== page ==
Just a little time ago here in Miami, a group of New York media reporters were talking about which great Yankee player should be next to have his uniform number retired.
The immediate answer was No. 2 Derek Jeter.
The quick response is understandable. For 14 seasons, the nine-time All-Star shortstop has been consistently great and his long list mark of honors and accolades are not doubt Hall-of-Fame bound. Not counting, besides being Mr. Yankee Captain since 2003, he has been twice Mr. Captain of Team USA in both editions of the World Baseball Classic.
Sixteen pages of Jeter biography in the 2009 Yankee Media Guide tells it all.
Moreover, his No. 2 is at present time, the only number from one through nine not yet retired at Yankee Stadium Monument Park.
What about 51? Yes, Bernie Williams.
The reaction from the group was something like, "deserves it but we totally forgot about him."
In The Big Apple who should have forgotten whom in 16 seasons was a Mr. Yankee. He racked up the stats from 1991-2006, batting .297 with 287 homers and 1,257 runs batted in. Williams is among the top 15 Yankee career batting leaders in 10 offensive categories. He was also a five-time All-Star, has four Gold Gloves, was the 1996 American League Championship Series MVP and 1998 American League batting king.
Who have forgotten when Williams and catcher Jorge Posada each hit home runs from both sides of the plate in 2000 in a win at Toronto. It was the only time in history that two players have hit switch-home runs in the same game.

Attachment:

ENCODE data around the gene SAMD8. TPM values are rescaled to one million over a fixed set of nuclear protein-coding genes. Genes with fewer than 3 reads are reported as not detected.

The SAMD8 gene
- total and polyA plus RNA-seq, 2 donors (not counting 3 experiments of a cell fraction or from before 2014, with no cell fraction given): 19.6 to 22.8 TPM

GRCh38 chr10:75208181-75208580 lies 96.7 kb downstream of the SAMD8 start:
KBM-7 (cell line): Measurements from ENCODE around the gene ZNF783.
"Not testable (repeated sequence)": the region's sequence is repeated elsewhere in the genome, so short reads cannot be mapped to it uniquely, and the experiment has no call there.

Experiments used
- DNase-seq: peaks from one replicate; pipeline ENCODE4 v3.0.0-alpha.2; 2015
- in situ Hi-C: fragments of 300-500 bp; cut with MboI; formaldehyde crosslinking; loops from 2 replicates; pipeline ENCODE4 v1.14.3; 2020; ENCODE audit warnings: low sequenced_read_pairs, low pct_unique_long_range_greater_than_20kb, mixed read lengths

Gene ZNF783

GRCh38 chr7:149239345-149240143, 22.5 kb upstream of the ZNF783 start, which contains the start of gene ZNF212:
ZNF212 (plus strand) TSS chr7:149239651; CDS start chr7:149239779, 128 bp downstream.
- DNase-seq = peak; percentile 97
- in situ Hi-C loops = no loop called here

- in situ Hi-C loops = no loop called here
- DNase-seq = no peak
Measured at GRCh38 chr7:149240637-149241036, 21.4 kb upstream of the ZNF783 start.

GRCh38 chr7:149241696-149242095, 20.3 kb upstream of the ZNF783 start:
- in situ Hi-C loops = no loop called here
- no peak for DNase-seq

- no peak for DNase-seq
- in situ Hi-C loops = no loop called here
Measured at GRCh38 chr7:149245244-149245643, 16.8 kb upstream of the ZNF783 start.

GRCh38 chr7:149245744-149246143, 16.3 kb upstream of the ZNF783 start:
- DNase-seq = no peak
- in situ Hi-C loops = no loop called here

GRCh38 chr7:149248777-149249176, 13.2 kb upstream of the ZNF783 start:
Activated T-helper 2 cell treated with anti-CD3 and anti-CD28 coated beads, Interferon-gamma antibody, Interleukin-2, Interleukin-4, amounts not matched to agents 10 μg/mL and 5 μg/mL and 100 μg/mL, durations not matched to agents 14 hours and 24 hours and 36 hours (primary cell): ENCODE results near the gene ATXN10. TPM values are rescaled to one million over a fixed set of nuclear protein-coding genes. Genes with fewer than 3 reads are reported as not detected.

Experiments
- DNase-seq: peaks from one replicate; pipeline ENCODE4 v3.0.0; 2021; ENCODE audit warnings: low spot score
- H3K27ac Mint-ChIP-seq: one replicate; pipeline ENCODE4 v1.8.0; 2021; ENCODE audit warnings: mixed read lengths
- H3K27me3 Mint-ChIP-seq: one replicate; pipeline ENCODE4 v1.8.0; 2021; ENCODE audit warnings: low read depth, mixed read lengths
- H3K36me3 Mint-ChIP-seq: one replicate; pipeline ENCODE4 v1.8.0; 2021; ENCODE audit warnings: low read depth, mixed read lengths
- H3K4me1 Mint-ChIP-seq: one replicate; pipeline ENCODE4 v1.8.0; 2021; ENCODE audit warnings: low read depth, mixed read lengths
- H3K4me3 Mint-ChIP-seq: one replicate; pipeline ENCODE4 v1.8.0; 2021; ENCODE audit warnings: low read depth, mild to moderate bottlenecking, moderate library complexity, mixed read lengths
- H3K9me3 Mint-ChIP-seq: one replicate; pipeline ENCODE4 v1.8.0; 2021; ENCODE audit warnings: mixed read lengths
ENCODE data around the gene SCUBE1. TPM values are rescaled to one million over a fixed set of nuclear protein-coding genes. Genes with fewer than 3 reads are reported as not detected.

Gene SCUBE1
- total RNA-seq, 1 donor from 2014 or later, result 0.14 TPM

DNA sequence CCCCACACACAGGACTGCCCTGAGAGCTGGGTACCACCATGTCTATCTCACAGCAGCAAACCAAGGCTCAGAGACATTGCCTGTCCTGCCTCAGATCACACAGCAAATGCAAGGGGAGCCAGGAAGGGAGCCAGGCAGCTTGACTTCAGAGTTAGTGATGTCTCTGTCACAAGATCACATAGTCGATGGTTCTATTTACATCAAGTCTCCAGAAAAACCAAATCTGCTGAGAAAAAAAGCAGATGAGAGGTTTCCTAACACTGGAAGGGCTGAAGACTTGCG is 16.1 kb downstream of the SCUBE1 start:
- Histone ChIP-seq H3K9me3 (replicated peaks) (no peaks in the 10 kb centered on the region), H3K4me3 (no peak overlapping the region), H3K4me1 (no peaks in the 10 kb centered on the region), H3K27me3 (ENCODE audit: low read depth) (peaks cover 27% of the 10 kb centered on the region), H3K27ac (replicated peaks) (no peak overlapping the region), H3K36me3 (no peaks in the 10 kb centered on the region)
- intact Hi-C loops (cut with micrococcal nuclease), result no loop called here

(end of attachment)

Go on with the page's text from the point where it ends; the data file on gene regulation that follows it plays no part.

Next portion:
Back in March, after the last Puerto Rico game in the World Baseball Classic the always amiable Williams gave us this wrap-up response in South Florida.
“I felt really good about playing,” Williams said. “I am my worst critic and I did not feel very bad about it. It took me a while to get acclimated. But after a while, I felt very encouraged. I can still play.”
“At this point, I do not want to be the guy that tries to come back and goes to the independent leagues or the minor leagues for a couple [of] weeks,” Williams said. “I would certainly welcome the opportunity to play in the big leagues at some point, even though the window is very short right now.”
The window never open. And even though he never said it if he’d play for another team than the Yankees, we knew he would have only played for the Yankees.
Nowadays Williams, 40, is on the road on his “Moving Forward” second-album jazz tour. And we know he still thinks he could have been in the pinstripes uniform one more time.
Just a suggestion to the Yankees organization. Next time you invite him to play a national anthem give him finally a Bernie Williams Day like any other Yankee greats and retire his No. 51 forever. He would be the first Latino to be in Monument Park.
Jeter can join him later.
As an extra note, if this column is read in Seattle, the Mariners should retire the No. 11 of Edgar Martinez next year. His honors are very long. Then someday another Mariner, Ichiro Suzuki, can have his No. 11 retired.
Just a thought. But in all honesty, Williams' No. 51 should go up next to all the other great Yankee numbers.
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